Our personal, familial and cultural life experiences have endowed us all with idiosyncratic opinions of what constitutes good manners, good food, good music, good art and good fashion. I think we should be thankful for that since otherwise, we might all eat avocados for breakfast and dress in pink chiffon and what fun would that be?
Thanks to our diversity of taste, we have more genres of music and literature than I can list. Hair styles range from skull-baring shaves to flowing waves and we are the better for it. Our life is full of variety because we are not the same and don’t like the same things.
Since liking different things is such a boon to our lives, bring us endless variety in every facet of experience, why do we get so angry when someone does not like something we like? I am not immune. I have a deep and abiding love for Rumors of Peace by Ella Leffland. I do not recommend it to many people because it is what I call a “precious darling” – something I feel so strongly about that if someone does not like it, I will probably think less of them.
But that is one book. Most books, if someone does not like it, I am fine. Different strokes, different folks, you know the drill.
However, it seems that in Second Life® fashion, almost everything is a precious darling. I understand that after spending hours working on something, a designer may find her self worth somehow bound up in that item. It becomes a precious darling. That’s a mistake. No object can ever hold the multiplicity that is some person’s worth – and creators need to think of their many creations less as darlings and more as rug rats – with fondness and a dash of exasperation that recognizes that nothing is perfect.
With precious darlings, if a blogger voices a mild criticism such as wishing the ads had not been morphed because they mislead about the product’s resolution a horde of fans are dispatched to prove how much that word is derived from fanatic. Of course, the goal is to send a message to other bloggers, “Don’t do this at home.” If someone mentions they did not like the layout at an event, they can find themselves banned from that event and the subject of several shaming private plurks that are less about punishing the individual and more about enforcing a social code of “See no flaw, speak no flaw.”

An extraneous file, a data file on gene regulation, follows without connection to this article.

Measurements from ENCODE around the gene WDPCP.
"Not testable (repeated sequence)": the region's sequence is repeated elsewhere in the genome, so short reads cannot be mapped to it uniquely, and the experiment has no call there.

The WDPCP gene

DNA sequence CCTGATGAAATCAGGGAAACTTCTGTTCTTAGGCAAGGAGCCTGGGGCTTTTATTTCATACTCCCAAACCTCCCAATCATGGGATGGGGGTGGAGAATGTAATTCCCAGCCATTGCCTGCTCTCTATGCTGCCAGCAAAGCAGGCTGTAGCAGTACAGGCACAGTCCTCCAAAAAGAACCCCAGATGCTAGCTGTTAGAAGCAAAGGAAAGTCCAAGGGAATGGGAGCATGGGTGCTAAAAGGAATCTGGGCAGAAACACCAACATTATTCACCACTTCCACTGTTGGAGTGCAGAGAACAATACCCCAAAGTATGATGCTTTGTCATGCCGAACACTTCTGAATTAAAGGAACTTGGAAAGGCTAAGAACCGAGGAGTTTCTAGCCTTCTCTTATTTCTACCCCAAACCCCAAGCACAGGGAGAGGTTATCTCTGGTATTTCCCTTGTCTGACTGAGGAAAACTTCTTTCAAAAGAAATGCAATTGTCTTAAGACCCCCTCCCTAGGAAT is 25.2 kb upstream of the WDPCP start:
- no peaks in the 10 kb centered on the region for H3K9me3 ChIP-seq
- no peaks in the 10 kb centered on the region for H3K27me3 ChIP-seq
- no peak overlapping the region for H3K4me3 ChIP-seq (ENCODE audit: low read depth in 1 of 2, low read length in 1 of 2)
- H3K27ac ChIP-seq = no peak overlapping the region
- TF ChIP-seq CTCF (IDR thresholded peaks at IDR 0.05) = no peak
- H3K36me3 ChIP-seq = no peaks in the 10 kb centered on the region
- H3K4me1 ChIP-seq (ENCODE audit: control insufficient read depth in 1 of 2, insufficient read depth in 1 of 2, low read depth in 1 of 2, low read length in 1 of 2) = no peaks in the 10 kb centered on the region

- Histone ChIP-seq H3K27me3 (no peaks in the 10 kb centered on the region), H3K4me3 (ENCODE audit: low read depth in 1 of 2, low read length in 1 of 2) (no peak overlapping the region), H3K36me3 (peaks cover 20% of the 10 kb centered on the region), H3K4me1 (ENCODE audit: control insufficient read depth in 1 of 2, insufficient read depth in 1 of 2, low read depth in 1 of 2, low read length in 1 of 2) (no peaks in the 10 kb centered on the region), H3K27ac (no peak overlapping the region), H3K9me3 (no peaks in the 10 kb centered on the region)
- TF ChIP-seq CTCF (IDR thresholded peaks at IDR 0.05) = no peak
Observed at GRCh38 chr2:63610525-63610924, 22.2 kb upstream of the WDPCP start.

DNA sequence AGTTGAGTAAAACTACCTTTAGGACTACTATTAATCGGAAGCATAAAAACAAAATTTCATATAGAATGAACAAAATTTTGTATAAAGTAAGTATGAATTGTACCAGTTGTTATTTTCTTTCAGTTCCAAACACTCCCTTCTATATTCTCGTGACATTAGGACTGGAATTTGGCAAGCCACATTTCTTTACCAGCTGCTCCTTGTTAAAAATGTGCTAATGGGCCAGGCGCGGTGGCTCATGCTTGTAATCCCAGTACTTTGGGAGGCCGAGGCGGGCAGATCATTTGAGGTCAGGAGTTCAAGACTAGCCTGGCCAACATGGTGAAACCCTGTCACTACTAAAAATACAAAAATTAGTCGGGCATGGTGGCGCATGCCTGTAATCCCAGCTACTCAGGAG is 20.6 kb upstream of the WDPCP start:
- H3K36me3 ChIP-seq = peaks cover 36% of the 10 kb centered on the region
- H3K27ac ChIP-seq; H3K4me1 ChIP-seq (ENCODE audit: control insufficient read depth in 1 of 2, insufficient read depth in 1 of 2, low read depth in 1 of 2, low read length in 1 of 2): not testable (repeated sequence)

But that is silly. There are flaws. Almost everything has flaws of one kind or another. It should not be social suicide to acknowledge flaws.
Of course, how someone offers criticism is important. For example, as a trainer I was taught to identify one thing to work on – and to present that in the form of a praise sandwich. Identify one thing done well, suggest one thing that needs improvement and then highlight one other item that was done well. Thanks to the hyper-reactivity of SL fashion designers, I will sandwich my critique in the middle of a huge, sugary croissant of praise. Of course, if there are several things I don’t like, I do not blog the item because a) vanity precludes wearing something I don’t think looks good; b) I can only have so many sandwiches in one sitting; and c) it would be social suicide.
But why should it be? Why can’t we be as honest in our likes and dislikes in SL as we are in our first lives? I agree we should be polite and respect that there is real person who made that dress, a person whose ego and sensibilities are bound up in their creation. That’s true for first life designers, too, and they can react just as badly.
Designer in first and second life are mistaken, though, in their assumption that bloggers owe them 100% positivity. Bloggers are accountable to their readers, not designers. A blogger whose misdirected loyalty to designers enables them to mislead their readers will soon not have readers – and that is not good for anyone, bloggers or designers.